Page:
Here are solutions for Assignment 1, as the problems were given to (and further explained to) Ganong's class. Since I don't know particulars for Whiteley's class, Whiteley vict -- er, students should read with caution. I believe that the amount of detail and degree of clarity in these solutions are close to what Walter would want to see you write, on assignments or tests, though.

1 One easily checks that the wff's in (a) and (c) are true on all lines of their respective truth-tables (eight lines for (a), two for (c)), whereas that in (b) is false only when A , B and C are assigned truth values F, F, and T respectively.

REMARK: NO , this is not an acceptable sort of answer for you to give on an assignment or test. I am typing a straight text file on a 286, and do not intend to type out 18 or more lines of truth-tables....

2 Here also I will not type out the trees. What I type below is obviously not intended to be an acceptable answer; it just describes acceptable answers : Each tree consists of the given wff at the "top" of the tree, with diagonal (usually) line segments dangling from the "main" connective of each sentence (one such dangler if the connective is the "unary" connective ¬ (what a misnomer for something that does not CONNECT one thing to another...), two such if the connective is one of the other four binary fellows. The wff(s) at the bottom of the dangler(s) is (are) just the "unnegated" wff in the unary case, and the two fellows connected by the connective one level up, in the binary case. And of course one continues in this fashion till atoms are produced (and then stops...). :-)

3 (a) In my section I explained that two truth-tables are to be regarded as being the same iff they have the same list of truth-value assignments (tva's) on the left, in the standard, or lexicographic, ordering for tva's, and have the same "final" column of truth-values for the wff in question (i.e., what the wff actually is is irrelevant in this problem; only its final column of truth-values matters).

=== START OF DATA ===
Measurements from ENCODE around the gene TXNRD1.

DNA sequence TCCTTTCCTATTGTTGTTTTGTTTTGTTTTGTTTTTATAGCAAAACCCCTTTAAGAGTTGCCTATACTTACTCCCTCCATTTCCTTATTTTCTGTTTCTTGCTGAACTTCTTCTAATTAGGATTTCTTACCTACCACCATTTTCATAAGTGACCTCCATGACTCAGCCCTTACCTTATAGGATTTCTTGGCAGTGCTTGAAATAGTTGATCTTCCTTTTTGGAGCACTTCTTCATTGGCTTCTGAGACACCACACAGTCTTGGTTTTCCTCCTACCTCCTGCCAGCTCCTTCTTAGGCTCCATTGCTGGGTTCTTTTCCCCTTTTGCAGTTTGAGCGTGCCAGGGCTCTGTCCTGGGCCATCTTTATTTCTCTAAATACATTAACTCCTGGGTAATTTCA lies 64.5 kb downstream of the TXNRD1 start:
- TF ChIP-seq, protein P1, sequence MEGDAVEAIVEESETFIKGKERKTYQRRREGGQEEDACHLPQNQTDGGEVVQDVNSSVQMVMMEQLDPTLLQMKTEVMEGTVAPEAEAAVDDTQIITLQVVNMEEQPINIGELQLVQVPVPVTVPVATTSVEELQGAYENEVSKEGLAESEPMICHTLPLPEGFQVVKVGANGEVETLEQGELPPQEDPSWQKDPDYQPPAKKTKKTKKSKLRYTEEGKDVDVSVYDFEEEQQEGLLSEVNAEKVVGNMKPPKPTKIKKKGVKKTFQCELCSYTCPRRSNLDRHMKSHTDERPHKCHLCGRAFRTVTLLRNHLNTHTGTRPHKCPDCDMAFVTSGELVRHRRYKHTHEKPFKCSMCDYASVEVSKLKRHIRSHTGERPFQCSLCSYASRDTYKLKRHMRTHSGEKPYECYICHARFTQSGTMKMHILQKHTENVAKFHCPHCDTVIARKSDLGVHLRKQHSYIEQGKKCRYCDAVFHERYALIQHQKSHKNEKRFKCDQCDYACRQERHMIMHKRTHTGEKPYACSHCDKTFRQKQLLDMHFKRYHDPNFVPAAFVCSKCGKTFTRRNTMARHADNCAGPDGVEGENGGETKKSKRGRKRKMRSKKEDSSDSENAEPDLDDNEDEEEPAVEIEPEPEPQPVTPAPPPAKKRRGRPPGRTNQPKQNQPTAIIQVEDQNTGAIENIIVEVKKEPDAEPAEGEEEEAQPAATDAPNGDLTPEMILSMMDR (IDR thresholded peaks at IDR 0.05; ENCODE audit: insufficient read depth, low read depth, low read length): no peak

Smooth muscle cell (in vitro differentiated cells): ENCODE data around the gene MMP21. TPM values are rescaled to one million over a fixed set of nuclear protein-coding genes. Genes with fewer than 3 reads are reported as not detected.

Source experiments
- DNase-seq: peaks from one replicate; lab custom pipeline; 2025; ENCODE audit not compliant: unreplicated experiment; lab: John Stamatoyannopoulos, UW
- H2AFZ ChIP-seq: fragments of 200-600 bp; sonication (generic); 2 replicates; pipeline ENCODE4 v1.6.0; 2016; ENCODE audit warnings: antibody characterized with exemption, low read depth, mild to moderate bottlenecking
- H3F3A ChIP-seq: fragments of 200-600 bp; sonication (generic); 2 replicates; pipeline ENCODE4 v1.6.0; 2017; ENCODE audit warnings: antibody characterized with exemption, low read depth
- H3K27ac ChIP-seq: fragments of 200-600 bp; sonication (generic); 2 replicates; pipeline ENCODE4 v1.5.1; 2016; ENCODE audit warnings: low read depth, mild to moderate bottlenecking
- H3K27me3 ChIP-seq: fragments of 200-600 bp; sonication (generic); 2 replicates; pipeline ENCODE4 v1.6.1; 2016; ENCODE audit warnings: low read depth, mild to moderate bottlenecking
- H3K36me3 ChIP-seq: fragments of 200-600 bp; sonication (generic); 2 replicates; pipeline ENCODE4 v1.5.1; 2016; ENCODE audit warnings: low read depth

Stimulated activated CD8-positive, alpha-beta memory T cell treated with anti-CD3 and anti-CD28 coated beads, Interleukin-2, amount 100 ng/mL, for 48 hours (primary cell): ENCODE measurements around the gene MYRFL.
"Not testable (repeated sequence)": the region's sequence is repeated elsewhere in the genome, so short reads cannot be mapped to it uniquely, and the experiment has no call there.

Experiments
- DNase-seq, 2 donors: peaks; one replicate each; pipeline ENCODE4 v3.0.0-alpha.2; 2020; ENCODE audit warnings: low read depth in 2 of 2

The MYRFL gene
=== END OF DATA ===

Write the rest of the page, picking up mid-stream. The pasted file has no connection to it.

So, there are exactly four tables possible, corresponding to the four possibilities for T's and F's in the final column, in rows 1 and 2 of the two-line table, for a wff that involves exactly one atom. ( T in line 1, T in line 2; T in line 1, F in line 2; etc.)

(b) Simplest is perhaps this:

D has truth values T,F in lines 1,2 respectively.
¬ D ----------- F,T ---------------------.
D v ¬ D -------- T,T ---------------------.
D & ¬ D -------- F,F ---------------------.

(c) The argument is already in my answer to (a).

(d) Yes. E.g., the fourth wff \delta above and \alpha := A & ¬ A are both contradictions. (If you take as defn. of "logically equivalent" that the final columns must be the same, then you must regard both the above wff's as involving both A and D (A being invisible in the first, D being invisible in the second). If, as Ganong said in his class that he prefers to do, you take as the definition the alternative defn. using a biconditional on p. 70 in the book, then you automatically get T's on all four lines of the biconditional \alpha \bicond \delta . (Sorry; cannot type a triple bar on this keyboard.)

Two tautologies would of course work as well.

4 (a) The wff's in (a) and (c) are tautologies; that in (b) is a contingent.

(b) Let's use the alternative defn. on p. 70 of the text. Then we are in each case looking at a biconditional that has a four-line truth-table.

(i) If \alpha, \beta are both tautologies, then they are both T on all four lines of their "joint truth-table". So by defn. of \bicond, the biconditional is true on all four lines. So \alpha, \beta are logically equivalent.

REMARK: If you were asked for such an "informal" argument on a test, you would be expected to write about this much detail, and expected to write correct, clear English, as here.

(iii) Similar to (i) -- both wff's are false on all four lines of the joint truth-table, hence the biconditional is again true on all four lines.

(ii) Suppose \alpha, \beta are contingent. Pick a tva \tau for B, for which \beta is false, and a tva \sigma for A, for which \alpha is true. Then the tva (\sigma, \tau) in the four-line table for the biconditional makes the biconditional false. So \alpha, \beta are not logically equivalent.